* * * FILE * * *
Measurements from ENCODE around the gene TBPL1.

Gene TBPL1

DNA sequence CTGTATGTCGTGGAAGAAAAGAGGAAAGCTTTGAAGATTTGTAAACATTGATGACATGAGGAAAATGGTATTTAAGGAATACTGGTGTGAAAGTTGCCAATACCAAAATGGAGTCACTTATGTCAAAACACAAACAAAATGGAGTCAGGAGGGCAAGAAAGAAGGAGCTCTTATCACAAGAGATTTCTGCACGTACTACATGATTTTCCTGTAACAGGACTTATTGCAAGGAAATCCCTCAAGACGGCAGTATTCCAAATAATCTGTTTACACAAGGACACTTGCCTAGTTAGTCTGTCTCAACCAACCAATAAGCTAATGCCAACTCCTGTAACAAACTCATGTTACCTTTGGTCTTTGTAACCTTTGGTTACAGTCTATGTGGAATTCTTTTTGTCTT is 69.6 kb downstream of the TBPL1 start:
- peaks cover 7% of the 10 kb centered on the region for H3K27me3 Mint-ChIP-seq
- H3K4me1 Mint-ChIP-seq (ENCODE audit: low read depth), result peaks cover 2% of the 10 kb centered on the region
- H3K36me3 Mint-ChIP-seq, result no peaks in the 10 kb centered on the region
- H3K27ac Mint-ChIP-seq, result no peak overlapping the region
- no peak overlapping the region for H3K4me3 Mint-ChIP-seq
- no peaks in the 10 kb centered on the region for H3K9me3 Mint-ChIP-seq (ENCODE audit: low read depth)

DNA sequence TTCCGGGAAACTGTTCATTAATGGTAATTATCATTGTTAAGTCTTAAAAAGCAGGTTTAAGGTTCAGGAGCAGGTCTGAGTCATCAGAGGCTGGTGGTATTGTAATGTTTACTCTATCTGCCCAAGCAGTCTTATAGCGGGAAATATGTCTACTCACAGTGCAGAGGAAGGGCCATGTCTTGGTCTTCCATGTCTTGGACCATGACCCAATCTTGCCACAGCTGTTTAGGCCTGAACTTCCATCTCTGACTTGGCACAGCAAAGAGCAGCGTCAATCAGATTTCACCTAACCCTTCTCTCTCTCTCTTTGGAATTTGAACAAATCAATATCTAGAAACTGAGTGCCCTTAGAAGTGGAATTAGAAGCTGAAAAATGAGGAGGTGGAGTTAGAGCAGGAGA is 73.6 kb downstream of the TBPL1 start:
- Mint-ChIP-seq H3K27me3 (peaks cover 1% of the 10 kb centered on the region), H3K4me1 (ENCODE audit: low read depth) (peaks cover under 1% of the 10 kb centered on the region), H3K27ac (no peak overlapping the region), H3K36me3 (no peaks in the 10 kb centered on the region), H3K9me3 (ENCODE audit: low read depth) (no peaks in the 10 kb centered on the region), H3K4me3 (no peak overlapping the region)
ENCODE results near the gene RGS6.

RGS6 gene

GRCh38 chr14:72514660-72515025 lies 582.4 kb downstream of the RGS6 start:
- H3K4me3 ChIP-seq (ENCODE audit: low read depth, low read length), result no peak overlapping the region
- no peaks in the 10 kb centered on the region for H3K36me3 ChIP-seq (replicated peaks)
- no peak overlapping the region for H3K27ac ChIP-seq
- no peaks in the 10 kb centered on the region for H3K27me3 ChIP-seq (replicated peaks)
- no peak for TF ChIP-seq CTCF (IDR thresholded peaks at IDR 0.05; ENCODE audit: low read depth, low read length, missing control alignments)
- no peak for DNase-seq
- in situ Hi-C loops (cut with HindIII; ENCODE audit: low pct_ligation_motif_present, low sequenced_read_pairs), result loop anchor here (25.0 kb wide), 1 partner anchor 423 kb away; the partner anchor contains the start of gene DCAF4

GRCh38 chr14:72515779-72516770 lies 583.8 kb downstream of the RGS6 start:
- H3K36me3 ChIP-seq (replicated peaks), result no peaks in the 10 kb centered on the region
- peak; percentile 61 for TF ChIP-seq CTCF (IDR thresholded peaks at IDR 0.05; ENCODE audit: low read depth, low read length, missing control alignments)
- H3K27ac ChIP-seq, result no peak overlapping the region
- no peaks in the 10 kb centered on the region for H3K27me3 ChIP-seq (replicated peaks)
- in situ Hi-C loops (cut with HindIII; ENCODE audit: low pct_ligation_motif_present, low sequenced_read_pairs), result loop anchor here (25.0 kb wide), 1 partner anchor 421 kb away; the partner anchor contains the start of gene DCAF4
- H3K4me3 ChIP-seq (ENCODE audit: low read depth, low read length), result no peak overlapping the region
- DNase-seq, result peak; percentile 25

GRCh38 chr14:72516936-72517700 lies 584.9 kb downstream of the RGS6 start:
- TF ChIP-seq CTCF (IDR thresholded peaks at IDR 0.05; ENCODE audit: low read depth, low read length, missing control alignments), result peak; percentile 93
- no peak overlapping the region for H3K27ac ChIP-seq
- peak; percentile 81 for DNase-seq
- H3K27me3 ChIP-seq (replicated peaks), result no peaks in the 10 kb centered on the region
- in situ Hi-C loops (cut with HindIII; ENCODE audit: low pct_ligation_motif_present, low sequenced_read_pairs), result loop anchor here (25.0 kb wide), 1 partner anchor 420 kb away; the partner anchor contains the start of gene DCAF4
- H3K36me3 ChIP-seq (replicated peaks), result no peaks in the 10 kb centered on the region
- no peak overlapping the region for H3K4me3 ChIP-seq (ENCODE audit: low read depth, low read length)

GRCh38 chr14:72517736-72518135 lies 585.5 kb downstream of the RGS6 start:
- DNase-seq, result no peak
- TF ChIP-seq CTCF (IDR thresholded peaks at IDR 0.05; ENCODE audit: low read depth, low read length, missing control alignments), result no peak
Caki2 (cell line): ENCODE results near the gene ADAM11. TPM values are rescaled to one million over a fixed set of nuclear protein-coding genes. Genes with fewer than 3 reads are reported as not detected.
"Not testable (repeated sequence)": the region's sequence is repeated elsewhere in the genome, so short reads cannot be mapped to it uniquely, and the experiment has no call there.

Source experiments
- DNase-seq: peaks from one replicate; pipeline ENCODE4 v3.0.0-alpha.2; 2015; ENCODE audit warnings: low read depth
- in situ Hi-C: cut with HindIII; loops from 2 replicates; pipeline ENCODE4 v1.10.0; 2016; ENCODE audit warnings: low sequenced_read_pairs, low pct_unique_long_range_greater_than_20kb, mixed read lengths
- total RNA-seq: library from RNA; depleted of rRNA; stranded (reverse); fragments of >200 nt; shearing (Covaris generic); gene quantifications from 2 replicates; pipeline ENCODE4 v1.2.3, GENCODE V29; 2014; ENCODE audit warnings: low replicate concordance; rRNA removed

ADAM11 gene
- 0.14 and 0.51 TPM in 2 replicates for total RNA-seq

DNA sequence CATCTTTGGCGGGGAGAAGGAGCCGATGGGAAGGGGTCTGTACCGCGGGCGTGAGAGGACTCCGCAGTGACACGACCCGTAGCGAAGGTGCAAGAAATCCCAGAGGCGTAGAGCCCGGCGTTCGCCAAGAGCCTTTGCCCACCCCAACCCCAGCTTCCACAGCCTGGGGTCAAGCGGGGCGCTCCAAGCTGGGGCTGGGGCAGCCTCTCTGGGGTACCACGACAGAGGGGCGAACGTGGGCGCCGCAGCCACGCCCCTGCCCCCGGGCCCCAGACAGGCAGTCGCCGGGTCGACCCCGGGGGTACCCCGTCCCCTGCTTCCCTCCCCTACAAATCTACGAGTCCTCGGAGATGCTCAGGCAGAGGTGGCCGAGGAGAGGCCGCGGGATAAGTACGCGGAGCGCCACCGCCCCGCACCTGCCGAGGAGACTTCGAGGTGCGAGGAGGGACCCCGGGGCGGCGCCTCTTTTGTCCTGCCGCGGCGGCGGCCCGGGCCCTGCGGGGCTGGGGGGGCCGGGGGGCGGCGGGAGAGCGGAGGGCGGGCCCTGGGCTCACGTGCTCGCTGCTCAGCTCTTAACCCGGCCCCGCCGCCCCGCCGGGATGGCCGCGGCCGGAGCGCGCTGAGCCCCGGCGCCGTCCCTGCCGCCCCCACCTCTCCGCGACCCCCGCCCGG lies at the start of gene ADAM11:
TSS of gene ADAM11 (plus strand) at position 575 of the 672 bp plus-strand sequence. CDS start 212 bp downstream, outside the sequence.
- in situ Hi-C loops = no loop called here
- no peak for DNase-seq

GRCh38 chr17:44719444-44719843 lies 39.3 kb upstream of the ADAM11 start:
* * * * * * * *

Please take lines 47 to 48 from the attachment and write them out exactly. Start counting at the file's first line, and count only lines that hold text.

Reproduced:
ADAM11 gene
- 0.14 and 0.51 TPM in 2 replicates for total RNA-seq